1. Farm policy: ARC and PLC. The bill reauthorizes and strengthens the Agriculture Risk Coverage (ARC) and Price Loss Coverage (PLC) options through 2023. Producers are given an opportunity to make a new election between ARC and PLC with several improvements, including allowing a new yield update opportunity for producers who were facing severe drought during the previous yield update, allowing reference prices to adjust to improved market conditions, and prioritizing the use of RMA data for administering ARC to minimize disparities between counties.
  2. Nutrition. Over 35 improvements are made to the Supplemental Nutrition Assistance Program (SNAP), the nation’s flagship nutrition program. Most notably, existing work requirements are strengthened, streamlined and paired with a variety of options to increase opportunities for SNAP recipients, including participating in a fully-funded, guaranteed Employment & Training (E&T) slot. Individuals may choose not to participate, but they will no longer be eligible for SNAP.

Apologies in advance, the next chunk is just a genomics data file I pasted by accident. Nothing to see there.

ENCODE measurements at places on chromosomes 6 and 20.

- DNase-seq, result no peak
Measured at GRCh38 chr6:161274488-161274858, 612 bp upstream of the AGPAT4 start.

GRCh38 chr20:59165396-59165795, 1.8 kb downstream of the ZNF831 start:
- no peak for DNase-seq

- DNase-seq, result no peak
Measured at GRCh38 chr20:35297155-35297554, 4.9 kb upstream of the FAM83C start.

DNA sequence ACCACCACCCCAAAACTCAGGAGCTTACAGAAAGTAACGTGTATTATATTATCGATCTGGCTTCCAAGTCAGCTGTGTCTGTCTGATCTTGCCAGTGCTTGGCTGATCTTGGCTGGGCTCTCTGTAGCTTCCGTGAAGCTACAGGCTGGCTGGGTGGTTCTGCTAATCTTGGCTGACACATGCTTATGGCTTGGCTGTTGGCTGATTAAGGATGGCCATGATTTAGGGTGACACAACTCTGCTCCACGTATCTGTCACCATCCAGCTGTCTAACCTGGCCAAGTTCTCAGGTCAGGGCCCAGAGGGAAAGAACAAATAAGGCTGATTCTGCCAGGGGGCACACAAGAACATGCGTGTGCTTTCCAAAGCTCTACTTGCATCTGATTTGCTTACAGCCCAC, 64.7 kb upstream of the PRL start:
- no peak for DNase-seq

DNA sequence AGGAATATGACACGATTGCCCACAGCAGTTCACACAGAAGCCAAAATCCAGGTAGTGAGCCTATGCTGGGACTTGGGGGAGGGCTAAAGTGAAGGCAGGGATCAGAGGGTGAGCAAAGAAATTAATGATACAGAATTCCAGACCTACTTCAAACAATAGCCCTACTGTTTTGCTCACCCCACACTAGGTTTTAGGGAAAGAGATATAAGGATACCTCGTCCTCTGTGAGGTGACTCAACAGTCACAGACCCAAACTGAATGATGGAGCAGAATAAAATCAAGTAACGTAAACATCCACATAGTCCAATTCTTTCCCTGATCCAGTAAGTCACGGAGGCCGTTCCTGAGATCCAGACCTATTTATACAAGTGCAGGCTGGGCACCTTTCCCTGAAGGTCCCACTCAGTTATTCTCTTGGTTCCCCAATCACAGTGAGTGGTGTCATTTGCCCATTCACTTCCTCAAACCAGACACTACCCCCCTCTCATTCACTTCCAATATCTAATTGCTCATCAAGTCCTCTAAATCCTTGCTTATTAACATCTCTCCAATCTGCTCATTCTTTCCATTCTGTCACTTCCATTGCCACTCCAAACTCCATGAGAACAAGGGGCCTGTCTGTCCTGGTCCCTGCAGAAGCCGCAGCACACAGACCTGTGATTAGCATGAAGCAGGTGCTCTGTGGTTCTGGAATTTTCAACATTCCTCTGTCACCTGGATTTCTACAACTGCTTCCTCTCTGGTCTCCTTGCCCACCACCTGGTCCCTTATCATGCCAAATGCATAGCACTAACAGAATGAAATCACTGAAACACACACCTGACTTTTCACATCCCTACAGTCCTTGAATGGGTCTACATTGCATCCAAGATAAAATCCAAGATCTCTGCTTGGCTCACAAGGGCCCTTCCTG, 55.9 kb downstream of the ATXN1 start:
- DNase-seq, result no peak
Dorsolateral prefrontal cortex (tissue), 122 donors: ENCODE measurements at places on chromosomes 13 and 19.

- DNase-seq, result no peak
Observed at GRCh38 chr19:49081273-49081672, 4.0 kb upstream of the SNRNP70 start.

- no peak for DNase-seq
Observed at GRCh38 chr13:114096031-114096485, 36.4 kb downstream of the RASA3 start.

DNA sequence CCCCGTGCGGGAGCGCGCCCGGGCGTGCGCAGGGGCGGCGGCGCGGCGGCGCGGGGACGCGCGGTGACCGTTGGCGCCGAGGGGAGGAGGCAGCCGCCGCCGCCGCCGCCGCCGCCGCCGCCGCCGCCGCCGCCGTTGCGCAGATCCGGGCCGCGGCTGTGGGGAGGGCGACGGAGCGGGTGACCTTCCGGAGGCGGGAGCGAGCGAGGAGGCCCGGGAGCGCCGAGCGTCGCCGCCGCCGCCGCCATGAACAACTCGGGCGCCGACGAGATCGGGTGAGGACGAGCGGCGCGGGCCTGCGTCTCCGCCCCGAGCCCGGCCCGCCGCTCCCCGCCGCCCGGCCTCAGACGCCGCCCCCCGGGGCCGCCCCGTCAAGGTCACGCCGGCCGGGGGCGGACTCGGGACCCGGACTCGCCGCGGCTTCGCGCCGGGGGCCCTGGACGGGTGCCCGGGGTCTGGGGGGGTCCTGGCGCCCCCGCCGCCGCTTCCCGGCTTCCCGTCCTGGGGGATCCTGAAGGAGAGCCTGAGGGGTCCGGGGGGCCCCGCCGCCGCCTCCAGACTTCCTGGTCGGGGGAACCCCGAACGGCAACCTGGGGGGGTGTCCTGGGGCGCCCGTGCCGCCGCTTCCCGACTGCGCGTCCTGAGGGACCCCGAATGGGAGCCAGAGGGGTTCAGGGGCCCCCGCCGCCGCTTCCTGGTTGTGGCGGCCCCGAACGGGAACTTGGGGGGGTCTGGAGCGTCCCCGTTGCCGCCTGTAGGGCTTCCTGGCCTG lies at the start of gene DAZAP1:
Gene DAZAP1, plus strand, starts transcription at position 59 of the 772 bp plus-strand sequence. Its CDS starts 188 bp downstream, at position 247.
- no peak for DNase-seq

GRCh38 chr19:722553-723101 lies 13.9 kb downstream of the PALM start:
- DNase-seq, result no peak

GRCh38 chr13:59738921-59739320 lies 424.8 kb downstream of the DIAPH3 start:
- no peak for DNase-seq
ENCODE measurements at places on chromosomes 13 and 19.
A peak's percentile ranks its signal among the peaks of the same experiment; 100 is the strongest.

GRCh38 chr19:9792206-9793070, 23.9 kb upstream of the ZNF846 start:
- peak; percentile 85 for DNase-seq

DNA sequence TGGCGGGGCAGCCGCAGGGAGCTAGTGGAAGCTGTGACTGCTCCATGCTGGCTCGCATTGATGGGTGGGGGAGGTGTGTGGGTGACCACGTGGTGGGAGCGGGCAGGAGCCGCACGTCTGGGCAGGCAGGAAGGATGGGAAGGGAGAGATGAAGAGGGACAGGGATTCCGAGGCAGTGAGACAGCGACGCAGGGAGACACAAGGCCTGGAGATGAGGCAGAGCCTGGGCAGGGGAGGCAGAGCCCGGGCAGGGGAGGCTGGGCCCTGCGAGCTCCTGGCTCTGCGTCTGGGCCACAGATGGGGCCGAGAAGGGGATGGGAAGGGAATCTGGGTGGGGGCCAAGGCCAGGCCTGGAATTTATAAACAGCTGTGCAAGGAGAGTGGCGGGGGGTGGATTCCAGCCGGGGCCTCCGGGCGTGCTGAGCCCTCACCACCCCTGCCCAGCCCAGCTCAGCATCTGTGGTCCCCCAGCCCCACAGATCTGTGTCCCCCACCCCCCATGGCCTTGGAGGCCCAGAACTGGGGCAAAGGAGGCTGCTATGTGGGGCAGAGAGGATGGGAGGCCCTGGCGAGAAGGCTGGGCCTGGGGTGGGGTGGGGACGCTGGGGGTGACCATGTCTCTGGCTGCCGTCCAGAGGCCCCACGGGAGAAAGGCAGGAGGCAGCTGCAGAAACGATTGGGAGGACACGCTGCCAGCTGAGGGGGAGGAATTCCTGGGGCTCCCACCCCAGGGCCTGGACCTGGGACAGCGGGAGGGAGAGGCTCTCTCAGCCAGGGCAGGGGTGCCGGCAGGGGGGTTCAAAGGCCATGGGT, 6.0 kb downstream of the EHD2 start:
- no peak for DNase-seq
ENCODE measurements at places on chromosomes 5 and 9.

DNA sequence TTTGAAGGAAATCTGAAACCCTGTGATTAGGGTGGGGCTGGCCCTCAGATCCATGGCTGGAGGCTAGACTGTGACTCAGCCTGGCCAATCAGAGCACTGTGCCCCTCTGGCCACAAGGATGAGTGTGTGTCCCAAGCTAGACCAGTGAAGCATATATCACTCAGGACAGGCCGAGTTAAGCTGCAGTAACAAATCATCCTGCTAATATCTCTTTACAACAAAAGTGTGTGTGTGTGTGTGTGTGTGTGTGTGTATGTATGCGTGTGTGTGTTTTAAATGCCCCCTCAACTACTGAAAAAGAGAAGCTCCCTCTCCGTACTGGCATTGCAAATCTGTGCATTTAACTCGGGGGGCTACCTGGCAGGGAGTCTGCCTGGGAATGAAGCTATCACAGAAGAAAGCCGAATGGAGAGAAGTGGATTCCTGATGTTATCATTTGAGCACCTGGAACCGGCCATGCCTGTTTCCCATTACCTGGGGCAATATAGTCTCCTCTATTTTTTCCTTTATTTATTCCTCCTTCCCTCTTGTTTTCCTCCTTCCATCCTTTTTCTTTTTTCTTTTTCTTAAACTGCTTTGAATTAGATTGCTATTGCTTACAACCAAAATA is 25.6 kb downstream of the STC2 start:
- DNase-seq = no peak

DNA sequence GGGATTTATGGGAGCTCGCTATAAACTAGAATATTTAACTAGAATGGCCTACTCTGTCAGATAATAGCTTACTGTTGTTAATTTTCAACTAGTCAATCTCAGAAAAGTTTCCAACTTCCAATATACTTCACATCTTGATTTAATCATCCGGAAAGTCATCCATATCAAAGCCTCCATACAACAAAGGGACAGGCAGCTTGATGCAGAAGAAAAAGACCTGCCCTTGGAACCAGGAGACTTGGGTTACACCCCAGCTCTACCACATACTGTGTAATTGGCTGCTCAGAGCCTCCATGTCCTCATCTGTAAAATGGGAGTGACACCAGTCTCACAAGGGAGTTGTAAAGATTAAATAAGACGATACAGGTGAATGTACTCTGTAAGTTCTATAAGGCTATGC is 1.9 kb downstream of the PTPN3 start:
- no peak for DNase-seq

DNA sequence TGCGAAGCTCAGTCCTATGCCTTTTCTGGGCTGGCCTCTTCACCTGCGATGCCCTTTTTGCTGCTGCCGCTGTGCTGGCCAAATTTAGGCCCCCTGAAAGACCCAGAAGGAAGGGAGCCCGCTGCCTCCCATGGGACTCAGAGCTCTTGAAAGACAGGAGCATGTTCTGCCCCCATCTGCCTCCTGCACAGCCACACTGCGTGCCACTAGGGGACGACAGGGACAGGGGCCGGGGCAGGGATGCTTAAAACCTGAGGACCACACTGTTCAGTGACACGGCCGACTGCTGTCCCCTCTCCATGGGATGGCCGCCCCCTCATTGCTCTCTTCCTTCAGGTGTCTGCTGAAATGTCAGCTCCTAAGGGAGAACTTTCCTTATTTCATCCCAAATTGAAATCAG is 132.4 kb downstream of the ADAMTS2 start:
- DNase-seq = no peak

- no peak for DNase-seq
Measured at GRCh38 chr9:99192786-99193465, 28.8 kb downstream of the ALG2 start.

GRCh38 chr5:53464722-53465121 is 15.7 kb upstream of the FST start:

1. The Farm Bill would not kick 1,000,000 SNAP recipients off the program: Anyone who would leave the program would do so because they have obtained employment with sufficient income and are no longer be eligible or they choose not to work or participate in a work or training program for at least 20 hours per week. No one would be kicked off SNAP due to a mandatory work requirement.
    2. The bill would not enforce work requirements on the disabled, the elderly, expectant mothers, caretakers of children or children: Any able-bodied adult on government assistance should be working at least 20 hours per week. SNAP is a tool to bring individuals and families out of poverty using the work requirements and training program.